My friend Jamie Zimmerman died on Monday. There aren’t any beautiful words flowing — just sorrow, gratitude for knowing her, and the gaps between.

I met her at Menla Mountain Retreat & Conference Center in 2012 at a gathering called Occupy Wellness. We laughed and connected on so many levels, and it was clear she was already a light on this earth. 

This summer I got to hug her hard at Wanderlust Festival. I had the pleasure of her voice and heart, and sat near her teacher from fifth grade who’d come to see her “always brilliant and kind” star student. She was so genuinely happy and real and big-change-making and still able to focus just on you.

Waves of pain and tears that she’s no longer here to inspire and help people the way she did in her 31 years. Deeper gut pain for her family, friends.

Every time I think of her, Roshi Joan Halifax’s wisdom for compassionate living “soft front, strong back” comes to mind. Jamie was a courageous, compassionate, brilliant and magnetic being.

The words below from Pema Chodron bring some comfort and a sense of how Jamie might turn this tragedy into, in her words, a “crisi-tunity…crisis to opportunity.”

Pause long enough to feel it. Then step forward treating people as kindly as possible.

Life is glorious, but life is also wretched. It is both. Appreciating the gloriousness inspires us, encourages us, cheers us up, gives us a bigger perspective, energizes us. We feel connected. But if that’s all that’s happening, we get arrogant and start to look down on others, and there is a sense of making ourselves a big deal and being really serious about it, wanting it to be like that forever. The gloriousness becomes tinged by craving and addiction.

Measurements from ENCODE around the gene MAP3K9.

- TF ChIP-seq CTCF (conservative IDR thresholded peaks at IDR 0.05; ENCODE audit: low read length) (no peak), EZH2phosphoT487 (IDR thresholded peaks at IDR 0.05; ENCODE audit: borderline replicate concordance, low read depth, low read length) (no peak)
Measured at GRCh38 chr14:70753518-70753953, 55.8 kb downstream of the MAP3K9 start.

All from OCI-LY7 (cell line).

On the other hand, wretchedness-life’s painful aspect-softens us up considerably. Knowing pain is a very important ingredient of being there for another person. When you are feeling a lot of grief, you can look right into somebody’s eyes because you feel you haven’t got anything to lose–you’re just there. The wretchedness humbles us and softens us, but if we were only wretched, we would all just go down the tubes. We’d be so depressed, discouraged, and hopeless that we wouldn’t have enough energy to eat an apple. Gloriousness and wretchedness need each other. One inspires us, the other softens us. They go together.

― Pema Chödrön, Start Where You Are: A Guide to Compassionate Living

From Jamie:

What if there was something schools could do that was scientifically shown to promote emotional resilience, physical health and academic performance? …And, what if there were a way to incorporate such a tool into our children’s education, so that every child could establish the habits of a healthy, happy life?

— Jamie Lauren Zimmerman, M.D., HuffPost What (Most) Schools Fail to Teach

I did something today that felt so right, so on purpose, and so guided by the principles Jamie lived by: I applied to be an Africa Yoga Project ambassador because I want to be a part of elevating our commitment to sharing yoga, mindfulness, and nutrition with all children, everywhere.

Paraphrasing Jamie:

Getting quiet to hear our hearts opens doors to how we want to live our lives. 

Do for others, shifting from fear to love.

Take the leap and go for your dreams…learn to fly.

Right on, beauty.



Nine lines in memory of Jamie Zimmerman, M.D.

Get quiet

to hear your heart

to be in the gap

to lighten the load

to breathe slower, deeper

to connect to why and how

you are meant to love

and share your gifts

be on this earth

Jamie’s Tedx Bushwick talk:

How to be brave